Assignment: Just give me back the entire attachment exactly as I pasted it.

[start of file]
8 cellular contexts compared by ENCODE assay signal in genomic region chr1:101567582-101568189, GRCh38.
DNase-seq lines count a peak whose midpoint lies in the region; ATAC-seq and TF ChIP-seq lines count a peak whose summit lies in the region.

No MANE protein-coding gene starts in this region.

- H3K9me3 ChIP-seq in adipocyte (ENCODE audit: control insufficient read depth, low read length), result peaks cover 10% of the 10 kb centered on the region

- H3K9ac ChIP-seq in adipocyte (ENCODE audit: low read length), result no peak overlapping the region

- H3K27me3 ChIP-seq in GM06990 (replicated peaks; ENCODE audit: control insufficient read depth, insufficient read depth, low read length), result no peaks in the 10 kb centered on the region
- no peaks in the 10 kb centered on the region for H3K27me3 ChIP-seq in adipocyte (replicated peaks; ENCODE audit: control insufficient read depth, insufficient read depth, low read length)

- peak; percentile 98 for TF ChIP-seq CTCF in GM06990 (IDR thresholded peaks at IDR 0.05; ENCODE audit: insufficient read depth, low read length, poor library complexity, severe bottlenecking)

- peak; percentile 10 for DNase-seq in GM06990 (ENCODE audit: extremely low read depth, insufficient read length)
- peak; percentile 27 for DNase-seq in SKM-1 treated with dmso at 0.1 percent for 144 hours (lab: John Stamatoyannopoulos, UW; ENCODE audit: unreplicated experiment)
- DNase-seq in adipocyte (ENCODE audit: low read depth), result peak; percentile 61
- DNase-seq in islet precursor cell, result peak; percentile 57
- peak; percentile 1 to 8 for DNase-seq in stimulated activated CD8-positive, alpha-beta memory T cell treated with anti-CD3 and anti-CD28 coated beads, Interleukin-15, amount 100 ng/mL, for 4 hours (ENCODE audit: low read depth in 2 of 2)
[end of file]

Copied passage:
8 cellular contexts compared by ENCODE assay signal in genomic region chr1:101567582-101568189, GRCh38.
DNase-seq lines count a peak whose midpoint lies in the region; ATAC-seq and TF ChIP-seq lines count a peak whose summit lies in the region.

No MANE protein-coding gene starts in this region.

- H3K9me3 ChIP-seq in adipocyte (ENCODE audit: control insufficient read depth, low read length), result peaks cover 10% of the 10 kb centered on the region

- H3K9ac ChIP-seq in adipocyte (ENCODE audit: low read length), result no peak overlapping the region

- H3K27me3 ChIP-seq in GM06990 (replicated peaks; ENCODE audit: control insufficient read depth, insufficient read depth, low read length), result no peaks in the 10 kb centered on the region
- no peaks in the 10 kb centered on the region for H3K27me3 ChIP-seq in adipocyte (replicated peaks; ENCODE audit: control insufficient read depth, insufficient read depth, low read length)

- peak; percentile 98 for TF ChIP-seq CTCF in GM06990 (IDR thresholded peaks at IDR 0.05; ENCODE audit: insufficient read depth, low read length, poor library complexity, severe bottlenecking)

- peak; percentile 10 for DNase-seq in GM06990 (ENCODE audit: extremely low read depth, insufficient read length)
- peak; percentile 27 for DNase-seq in SKM-1 treated with dmso at 0.1 percent for 144 hours (lab: John Stamatoyannopoulos, UW; ENCODE audit: unreplicated experiment)
- DNase-seq in adipocyte (ENCODE audit: low read depth), result peak; percentile 61
- DNase-seq in islet precursor cell, result peak; percentile 57
- peak; percentile 1 to 8 for DNase-seq in stimulated activated CD8-positive, alpha-beta memory T cell treated with anti-CD3 and anti-CD28 coated beads, Interleukin-15, amount 100 ng/mL, for 4 hours (ENCODE audit: low read depth in 2 of 2)